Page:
When HB 1223, a bill to remove Common Core from South Daktoa, was being heard in the House Education Committee, we were given a limited amount to time for both sides to present. I just read a comment from a South Dakotan on another website that caused me to realize that people need to hear the truth, and not just the propaganda of those being paid to promote the Common Core. So here is my testimony from the committee meeting that day.
As I was preparing my testimony for today, given the limited amount of time we have to present the other side of the story, I had difficulty deciding what to talk about. Normally I would talk about
- how the standards were written in private with participants required to sign confidentiality agreements, (Link 1)(Link 2) (Link 3) or
- the hundreds of millions Bill Gates has pumped into writing and promoting the Common Core Standards (Link 4)or
- how 500 early childhood professionals who raised grave concerns and gave warnings about the damage the developmentally inappropriate standards at the elementary level would cause children, were completely ignored when the standards were being written (Link 5)(Link 6)(Link 7) or
- the dearth of content in the standards (Link 8)(Link 9) (Link 10) (Link 11) or
- maybe I would talk about we have no control over the standards our children are taught due to the copyright by the Washington DC trade organizations, NGA and the CCSSO and also their rule that we can add no more than 15% to the standards (Link 12 Page 5)or
- maybe I would talk about how the fuzzy constructivist discovery math of the Common Core mirrors the 1992 California Math standards which failed so miserably and moved California to 49thin the nation on the NAEP. And how their college remedial rates went from 23% to 54% (Link 13) or
- how students in the highest-performing East Asian countries – Shanghai, Hong Kong, Singapore and Taiwan are at the top of the charts in Math – have more instruction in formal mathematics than elsewhere (Link 14) or
- how Canada’s math scores have fallen over the last decade except for Quebec schools. Quebec uses more memorization and rote-learning, which has fallen out of fashion in other provinces, where the curriculum is more heavily tilted towards the fuzzy constructivist discovery math, in which students use their own learning styles to explore mathematics, the Common Core math. Quebec has largely ignored the fad. The results suggest that was a wise decision. (Link 15)
But I decided that today I want to share with you what South Dakota teachers tell me.
As I was at different events this summer I had the opportunity to speak with not only parents, but teachers. I want to hear from all those who teach and work closest with these standards on a daily basis. Not just those who come up to me and whisper, “I hate the Common Core. Thank-you for what you are doing.” Or “I am leaving teaching because of the Common Core.” I want to share just two of the many conversations I have had with South Dakota teachers.
I was speaking with a 2nd grade teacher. She started the conversation with she liked the Common Core. When I asked her if she would share with me what she liked about the Common Core she began giving me the talking points we hear all the time. It does make them think, the standards are more rigorous, etc. She then seemed to move into a mode of talking out her feelings about the Common Core. I got the feeling she was conflicted. She eventually moved back to the Common Core was a good thing. She ended with, and I quote, “Now, do we work them like little dogs? Yes.”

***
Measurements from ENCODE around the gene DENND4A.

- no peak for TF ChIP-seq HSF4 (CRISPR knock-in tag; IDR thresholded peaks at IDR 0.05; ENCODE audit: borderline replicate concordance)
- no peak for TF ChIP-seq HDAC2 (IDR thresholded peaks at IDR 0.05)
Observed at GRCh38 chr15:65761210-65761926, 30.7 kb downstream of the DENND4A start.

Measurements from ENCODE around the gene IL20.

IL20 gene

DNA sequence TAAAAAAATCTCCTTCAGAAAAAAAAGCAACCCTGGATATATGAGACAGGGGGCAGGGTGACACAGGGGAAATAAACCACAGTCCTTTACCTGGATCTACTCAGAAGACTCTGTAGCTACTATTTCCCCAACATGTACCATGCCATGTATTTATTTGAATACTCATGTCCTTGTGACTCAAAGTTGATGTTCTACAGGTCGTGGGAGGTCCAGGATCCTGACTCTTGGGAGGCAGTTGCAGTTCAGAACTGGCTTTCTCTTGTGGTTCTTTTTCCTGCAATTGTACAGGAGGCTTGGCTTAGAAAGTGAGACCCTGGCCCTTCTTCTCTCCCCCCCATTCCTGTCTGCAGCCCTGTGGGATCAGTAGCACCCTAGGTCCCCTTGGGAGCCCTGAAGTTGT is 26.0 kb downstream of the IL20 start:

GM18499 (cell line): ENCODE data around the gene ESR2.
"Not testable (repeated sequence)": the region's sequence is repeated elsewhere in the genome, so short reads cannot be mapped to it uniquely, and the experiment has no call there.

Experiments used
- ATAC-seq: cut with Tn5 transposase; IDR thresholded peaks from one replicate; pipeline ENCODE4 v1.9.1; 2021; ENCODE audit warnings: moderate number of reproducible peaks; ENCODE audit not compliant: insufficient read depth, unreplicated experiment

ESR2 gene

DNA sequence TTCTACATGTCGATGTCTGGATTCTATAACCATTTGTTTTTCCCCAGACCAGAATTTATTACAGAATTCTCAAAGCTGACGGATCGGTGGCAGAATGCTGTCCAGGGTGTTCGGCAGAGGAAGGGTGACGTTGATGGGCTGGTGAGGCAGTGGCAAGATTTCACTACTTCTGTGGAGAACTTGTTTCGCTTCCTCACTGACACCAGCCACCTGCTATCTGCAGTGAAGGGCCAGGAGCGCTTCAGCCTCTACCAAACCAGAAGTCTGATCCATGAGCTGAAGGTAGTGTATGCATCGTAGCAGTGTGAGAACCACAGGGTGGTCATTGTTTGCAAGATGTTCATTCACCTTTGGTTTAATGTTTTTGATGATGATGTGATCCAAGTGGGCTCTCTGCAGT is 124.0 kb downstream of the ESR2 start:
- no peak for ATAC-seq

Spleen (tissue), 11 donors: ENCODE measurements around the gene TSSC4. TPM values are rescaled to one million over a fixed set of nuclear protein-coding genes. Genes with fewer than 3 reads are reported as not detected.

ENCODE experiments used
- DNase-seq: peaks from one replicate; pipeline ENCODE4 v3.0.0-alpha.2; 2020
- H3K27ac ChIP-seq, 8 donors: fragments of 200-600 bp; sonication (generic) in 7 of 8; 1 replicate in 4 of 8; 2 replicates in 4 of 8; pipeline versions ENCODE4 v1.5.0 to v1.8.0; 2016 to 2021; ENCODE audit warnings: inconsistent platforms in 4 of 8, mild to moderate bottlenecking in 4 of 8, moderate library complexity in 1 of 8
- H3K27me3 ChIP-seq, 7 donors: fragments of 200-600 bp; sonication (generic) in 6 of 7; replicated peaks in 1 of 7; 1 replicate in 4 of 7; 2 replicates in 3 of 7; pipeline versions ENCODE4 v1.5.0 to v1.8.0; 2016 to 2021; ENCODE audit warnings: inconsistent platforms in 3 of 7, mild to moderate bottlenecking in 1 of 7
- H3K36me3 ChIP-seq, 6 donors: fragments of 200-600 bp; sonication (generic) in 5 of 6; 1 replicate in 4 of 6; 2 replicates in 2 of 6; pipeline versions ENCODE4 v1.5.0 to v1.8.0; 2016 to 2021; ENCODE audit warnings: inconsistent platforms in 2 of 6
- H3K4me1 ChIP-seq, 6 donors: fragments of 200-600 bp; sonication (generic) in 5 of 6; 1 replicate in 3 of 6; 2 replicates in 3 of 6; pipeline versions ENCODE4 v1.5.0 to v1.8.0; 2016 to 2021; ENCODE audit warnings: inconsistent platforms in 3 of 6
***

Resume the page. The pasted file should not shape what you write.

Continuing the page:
Another time, I went to hand a pamphlet to a lady who was walking by the booth. She was extremely polite and smiled when she shared with me that she was the ELA coordinator for her school district. She shared that she had concerns about the first year of implementation and it was disastrous, but in the second year, she knew they had all the kinks worked out and it was going to be great. I thanked her for sharing with me and told her to enjoy her day. Then, the line of people stopped. There was somewhat of an awkward silence. So I asked her, if I could ask her a question? She consented. Since she was ELA, I asked her if she had concerns that children are no longer being taught spelling or the rules of spelling. She must have misunderstood my question. She responded that she had no concerns about that, because she teaches her children spelling at home. So my follow up question was onto the math. “I realize that your specialty is ELA, but do you have concerns that the standards algorithms of math are either not being taught or are moved to upper levels? Again, her response was that they work on the standard algorithms at home. She then qualified her response with “just ask my kids.” Her children were right beside her. They all nodded their heads and rolled their eyes.
Have we become so enamored with a position that we will hold to it no matter the empirical evidence to the contrary? Will we hold that position no matter the damage to teachers and children?
I ask you today, where does your loyalty lie? With Washington Bureaucrats who think they know what’s best for children? Or, will you stand with the parents of South Dakota who pay taxes for their children to be taught math and spelling in school, the veteran teachers who know what children need to learn, the children who are not being taught spelling and standard math algorithms at home and the 2nd graders who do not deserve so much developmentally inappropriate rigor that they are worked like little dogs?